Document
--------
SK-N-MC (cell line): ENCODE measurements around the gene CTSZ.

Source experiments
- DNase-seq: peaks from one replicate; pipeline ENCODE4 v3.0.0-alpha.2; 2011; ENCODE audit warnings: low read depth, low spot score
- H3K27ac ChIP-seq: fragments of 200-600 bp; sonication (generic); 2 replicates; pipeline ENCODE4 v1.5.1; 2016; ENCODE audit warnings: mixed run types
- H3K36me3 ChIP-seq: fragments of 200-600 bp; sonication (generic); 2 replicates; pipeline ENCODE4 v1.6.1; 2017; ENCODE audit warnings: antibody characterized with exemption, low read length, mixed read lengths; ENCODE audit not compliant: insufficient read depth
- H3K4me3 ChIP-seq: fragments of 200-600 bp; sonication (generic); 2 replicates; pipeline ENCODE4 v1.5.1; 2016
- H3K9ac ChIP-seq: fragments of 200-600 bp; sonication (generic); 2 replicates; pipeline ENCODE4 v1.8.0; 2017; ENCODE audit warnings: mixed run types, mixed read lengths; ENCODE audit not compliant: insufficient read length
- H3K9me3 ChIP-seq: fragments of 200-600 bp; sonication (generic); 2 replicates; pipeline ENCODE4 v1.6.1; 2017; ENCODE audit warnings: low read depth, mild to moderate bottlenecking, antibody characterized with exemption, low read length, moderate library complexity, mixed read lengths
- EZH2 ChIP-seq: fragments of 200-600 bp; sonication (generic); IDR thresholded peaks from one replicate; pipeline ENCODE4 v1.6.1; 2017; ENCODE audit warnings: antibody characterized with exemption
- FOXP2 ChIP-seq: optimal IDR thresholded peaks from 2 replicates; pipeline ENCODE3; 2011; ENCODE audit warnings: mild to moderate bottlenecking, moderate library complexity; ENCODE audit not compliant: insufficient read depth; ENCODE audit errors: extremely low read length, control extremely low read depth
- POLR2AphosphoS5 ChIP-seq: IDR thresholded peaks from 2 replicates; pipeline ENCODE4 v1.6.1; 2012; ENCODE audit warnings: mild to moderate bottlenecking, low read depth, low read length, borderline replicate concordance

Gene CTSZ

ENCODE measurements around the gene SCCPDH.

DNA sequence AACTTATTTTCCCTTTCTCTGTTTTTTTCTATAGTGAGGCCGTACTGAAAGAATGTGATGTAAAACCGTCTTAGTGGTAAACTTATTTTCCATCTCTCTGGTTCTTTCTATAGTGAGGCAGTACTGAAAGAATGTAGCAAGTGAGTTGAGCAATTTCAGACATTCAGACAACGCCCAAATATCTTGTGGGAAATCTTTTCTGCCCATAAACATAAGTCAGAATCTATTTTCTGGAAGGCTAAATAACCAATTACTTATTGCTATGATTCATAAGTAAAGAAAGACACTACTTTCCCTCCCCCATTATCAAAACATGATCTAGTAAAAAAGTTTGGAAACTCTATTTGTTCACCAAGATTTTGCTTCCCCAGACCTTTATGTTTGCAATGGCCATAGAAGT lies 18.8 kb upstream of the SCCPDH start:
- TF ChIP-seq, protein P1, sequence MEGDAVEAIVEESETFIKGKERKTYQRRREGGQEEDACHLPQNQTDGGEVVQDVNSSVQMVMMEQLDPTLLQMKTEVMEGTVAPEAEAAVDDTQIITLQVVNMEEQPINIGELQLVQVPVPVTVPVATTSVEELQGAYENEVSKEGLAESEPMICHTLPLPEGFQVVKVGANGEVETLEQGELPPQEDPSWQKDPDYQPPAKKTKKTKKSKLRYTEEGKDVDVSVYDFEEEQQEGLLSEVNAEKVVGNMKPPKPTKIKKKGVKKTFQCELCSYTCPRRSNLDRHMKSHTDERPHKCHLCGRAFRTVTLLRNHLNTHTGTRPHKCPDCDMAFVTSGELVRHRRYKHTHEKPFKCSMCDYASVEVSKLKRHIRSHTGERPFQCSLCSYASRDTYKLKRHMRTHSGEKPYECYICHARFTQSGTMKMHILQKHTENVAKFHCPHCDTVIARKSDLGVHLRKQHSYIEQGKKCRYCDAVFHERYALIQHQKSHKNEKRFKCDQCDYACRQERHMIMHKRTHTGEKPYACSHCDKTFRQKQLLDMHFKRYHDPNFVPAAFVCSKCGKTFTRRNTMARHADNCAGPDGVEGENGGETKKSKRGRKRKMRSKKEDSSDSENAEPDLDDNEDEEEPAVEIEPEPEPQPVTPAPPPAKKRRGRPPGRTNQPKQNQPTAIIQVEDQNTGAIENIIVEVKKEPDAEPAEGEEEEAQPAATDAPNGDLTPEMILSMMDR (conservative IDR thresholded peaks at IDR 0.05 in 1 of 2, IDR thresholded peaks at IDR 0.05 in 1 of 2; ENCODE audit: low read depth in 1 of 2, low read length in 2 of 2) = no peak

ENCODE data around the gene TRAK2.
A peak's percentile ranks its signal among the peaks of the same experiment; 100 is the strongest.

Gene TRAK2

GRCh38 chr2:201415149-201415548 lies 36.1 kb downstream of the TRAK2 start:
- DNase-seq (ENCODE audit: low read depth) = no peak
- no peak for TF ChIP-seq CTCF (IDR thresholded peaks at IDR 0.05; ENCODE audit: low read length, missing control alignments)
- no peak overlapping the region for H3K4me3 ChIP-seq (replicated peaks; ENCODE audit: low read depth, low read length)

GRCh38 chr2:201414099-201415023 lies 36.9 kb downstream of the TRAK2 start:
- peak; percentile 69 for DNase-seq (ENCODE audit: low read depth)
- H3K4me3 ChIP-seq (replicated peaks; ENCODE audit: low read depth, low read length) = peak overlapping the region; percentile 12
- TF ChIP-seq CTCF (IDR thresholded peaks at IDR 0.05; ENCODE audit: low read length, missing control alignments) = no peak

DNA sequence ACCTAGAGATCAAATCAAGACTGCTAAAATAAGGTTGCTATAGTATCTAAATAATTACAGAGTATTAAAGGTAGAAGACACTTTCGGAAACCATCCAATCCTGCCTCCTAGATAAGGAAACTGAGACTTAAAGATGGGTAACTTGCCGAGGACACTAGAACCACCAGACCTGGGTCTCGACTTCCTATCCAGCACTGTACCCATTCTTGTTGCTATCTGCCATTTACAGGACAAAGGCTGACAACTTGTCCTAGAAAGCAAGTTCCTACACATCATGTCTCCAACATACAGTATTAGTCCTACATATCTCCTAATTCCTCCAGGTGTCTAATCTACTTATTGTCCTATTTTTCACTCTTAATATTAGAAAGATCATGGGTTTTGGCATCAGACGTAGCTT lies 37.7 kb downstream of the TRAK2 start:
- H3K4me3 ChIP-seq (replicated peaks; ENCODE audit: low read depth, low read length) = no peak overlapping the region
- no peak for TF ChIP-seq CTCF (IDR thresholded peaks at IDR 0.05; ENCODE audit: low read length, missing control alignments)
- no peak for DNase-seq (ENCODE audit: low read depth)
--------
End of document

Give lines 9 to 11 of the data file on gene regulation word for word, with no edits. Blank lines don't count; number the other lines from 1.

- EZH2 ChIP-seq: fragments of 200-600 bp; sonication (generic); IDR thresholded peaks from one replicate; pipeline ENCODE4 v1.6.1; 2017; ENCODE audit warnings: antibody characterized with exemption
- FOXP2 ChIP-seq: optimal IDR thresholded peaks from 2 replicates; pipeline ENCODE3; 2011; ENCODE audit warnings: mild to moderate bottlenecking, moderate library complexity; ENCODE audit not compliant: insufficient read depth; ENCODE audit errors: extremely low read length, control extremely low read depth
- POLR2AphosphoS5 ChIP-seq: IDR thresholded peaks from 2 replicates; pipeline ENCODE4 v1.6.1; 2012; ENCODE audit warnings: mild to moderate bottlenecking, low read depth, low read length, borderline replicate concordance